Vietnam Swan, David Hadley, talks about what it was like to have the Ex Essendon Bomber, Tim O’Shannassy visit the Swans in Saigon and take training for a session a fortnight ago:
There is always something you are assured of when playing for the Vietnam Swans. There is always something very special around the corner.
When I reflect on my first season with the Swans after the IndoChina Cup at the end of November 2009, my memories will be awash with such plentiful memories.
There was the blockbuster moments such as playing on Anzac Day in Thailand in front of Aussie Diggers after a moving Dawn Service. Then there were the games that raised money for charities and disasters both in Australia and Asia.
Every game ends up being special for its own reason. Just last month, playing in Jakarta, it was revealed that the Swans were the first team to travel to the disaster-hit capital city for a game this since the bombings. It humbled me immensely to hear and see what a “silly” game of football meant to the president and players of the Jakarta Bintangs.
Last Saturday at football training, the Vietnam Swans were privy to another special moment, when Tim O’Shannassy came down to train the team. Tim is an ex-AFL football player for the Essendon Bombers and was very excited that a Vietnam team is currently playing against other asian teams. To have a coach of Tim’s experience meant a lot to the players who trained that day.
Tim took us back to basics. How to position your weight over the ball when kicking, how to handball properly and how to use your body in one on one situations. Football basics are something the Vietnam Swans always need.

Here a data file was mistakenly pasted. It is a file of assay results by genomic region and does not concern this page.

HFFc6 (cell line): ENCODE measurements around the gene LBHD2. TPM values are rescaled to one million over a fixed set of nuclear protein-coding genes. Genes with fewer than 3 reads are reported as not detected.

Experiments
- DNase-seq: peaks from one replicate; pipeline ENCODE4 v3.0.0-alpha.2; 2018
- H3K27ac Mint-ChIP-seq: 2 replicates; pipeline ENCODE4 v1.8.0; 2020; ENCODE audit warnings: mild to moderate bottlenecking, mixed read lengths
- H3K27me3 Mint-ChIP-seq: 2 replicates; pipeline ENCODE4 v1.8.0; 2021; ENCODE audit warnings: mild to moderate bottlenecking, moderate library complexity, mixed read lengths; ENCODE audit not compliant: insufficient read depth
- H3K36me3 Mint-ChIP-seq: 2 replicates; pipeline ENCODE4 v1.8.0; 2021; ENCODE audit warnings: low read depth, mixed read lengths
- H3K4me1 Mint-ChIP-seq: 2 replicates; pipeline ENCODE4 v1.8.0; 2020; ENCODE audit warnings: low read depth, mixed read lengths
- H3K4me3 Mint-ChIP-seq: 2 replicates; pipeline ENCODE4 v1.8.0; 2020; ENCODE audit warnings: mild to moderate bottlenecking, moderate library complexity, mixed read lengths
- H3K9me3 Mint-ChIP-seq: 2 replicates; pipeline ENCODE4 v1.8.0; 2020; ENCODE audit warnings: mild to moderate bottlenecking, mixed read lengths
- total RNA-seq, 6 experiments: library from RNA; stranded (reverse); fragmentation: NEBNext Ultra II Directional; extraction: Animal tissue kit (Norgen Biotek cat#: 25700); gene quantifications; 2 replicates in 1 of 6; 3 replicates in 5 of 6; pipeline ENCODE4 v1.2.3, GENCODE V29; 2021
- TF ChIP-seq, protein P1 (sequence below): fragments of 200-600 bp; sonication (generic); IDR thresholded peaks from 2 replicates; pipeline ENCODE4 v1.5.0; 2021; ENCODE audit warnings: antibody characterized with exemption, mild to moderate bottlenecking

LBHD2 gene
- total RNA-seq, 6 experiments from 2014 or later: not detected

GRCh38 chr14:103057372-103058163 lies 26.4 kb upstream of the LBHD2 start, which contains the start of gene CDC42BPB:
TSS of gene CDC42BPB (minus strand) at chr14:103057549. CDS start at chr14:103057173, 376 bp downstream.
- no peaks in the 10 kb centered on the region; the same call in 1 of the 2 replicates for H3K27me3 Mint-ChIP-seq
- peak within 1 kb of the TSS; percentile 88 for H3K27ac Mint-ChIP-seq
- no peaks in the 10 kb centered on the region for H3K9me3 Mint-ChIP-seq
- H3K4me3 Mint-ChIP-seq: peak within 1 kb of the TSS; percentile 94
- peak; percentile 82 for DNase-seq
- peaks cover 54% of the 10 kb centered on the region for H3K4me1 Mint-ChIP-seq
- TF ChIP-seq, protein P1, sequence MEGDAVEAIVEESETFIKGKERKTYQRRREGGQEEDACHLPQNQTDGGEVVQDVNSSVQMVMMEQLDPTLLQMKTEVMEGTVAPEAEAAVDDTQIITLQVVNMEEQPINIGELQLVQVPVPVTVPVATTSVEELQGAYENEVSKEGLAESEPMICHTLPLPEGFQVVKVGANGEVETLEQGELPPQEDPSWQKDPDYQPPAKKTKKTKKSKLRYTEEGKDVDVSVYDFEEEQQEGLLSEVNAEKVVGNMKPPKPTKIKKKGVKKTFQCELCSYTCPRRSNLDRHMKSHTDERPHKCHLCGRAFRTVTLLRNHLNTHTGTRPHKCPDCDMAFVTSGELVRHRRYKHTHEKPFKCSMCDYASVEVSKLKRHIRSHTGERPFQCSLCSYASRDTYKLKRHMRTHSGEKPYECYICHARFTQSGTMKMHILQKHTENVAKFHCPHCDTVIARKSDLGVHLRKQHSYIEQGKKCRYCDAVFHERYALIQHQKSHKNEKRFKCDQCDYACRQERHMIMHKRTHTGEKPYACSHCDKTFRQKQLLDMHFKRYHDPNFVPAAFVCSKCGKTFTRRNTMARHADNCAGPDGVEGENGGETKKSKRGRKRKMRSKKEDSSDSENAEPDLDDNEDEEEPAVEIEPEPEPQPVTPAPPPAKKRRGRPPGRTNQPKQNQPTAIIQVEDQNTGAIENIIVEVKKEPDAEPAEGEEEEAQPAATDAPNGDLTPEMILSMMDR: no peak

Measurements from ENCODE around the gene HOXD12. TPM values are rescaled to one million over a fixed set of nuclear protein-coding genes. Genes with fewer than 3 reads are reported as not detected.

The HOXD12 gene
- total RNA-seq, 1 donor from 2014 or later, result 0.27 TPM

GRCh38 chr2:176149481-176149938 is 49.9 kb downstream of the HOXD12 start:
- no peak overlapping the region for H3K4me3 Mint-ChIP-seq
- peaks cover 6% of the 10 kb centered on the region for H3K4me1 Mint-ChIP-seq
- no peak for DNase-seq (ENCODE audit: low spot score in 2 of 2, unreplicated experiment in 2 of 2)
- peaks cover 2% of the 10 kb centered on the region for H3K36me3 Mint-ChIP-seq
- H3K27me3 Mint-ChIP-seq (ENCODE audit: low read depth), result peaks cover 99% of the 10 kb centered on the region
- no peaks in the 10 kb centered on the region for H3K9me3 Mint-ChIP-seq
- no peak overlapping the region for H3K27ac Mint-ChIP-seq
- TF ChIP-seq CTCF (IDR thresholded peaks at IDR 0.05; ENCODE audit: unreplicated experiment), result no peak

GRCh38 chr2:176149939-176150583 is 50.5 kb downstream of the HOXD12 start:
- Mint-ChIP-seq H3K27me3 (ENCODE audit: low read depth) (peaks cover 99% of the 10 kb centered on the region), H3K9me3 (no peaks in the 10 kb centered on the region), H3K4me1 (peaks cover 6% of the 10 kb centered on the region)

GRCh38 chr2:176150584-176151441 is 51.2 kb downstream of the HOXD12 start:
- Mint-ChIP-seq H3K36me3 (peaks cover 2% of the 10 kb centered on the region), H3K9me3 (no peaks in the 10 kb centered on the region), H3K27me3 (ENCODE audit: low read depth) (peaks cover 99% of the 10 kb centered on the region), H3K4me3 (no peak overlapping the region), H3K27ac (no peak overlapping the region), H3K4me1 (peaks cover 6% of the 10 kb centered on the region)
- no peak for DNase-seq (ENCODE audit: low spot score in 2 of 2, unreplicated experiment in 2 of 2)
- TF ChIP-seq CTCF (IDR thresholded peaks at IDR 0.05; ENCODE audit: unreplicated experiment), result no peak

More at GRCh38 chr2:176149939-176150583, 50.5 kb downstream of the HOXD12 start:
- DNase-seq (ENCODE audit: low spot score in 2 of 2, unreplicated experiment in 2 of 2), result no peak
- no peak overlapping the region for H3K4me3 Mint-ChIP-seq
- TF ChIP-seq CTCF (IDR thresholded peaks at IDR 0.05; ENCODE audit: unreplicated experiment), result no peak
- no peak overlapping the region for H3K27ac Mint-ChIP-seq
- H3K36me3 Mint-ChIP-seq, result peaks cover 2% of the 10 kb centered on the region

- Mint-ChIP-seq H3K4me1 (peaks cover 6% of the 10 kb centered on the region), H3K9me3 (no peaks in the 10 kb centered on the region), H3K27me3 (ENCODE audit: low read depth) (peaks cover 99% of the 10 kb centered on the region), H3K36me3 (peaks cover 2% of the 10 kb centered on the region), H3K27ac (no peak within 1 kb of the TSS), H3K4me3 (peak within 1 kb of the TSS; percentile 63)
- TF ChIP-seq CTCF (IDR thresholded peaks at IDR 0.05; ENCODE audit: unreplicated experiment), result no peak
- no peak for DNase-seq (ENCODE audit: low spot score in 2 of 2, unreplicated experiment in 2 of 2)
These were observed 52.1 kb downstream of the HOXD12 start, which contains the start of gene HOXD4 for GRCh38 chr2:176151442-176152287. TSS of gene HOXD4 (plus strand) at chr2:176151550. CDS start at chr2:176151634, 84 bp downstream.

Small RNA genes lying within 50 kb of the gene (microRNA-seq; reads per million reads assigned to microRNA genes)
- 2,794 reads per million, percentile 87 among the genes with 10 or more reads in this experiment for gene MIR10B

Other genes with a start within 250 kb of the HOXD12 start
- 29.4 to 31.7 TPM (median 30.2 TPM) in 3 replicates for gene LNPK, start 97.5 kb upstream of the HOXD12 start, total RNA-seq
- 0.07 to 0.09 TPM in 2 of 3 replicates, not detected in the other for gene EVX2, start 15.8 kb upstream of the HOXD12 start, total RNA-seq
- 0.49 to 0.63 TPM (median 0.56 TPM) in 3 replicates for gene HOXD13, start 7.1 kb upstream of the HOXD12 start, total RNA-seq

Whilst there are a vast majority of Australian expats in the team, there are three regular players that come from other countries. Then there are a myriad of other nationalities that come down to training from time to time. I spoke to Max Robinson from California after training and he was as equally impressed. Max noted that he now understood the fundamentals better and could use that training as the foundation to learn the game better.
Tim also could see the different levels of skills the team had. He would point out the advanced players very early on and make them try more advanced skills, like spinning the ball correctly in a handball. He picked certain players out during the drills to point out what they could do better. Tim saw skills in players that no one else had seen and tried to bring them to the surface. Looking around at the faces of the players, I could tell we all knew we were experiencing something very unique.
On behalf of the Vietnam Swans, thanks for providing us with another special moment Tim, in a year that has already had so many. Next time you are in town, we would love for you to coach us at training again.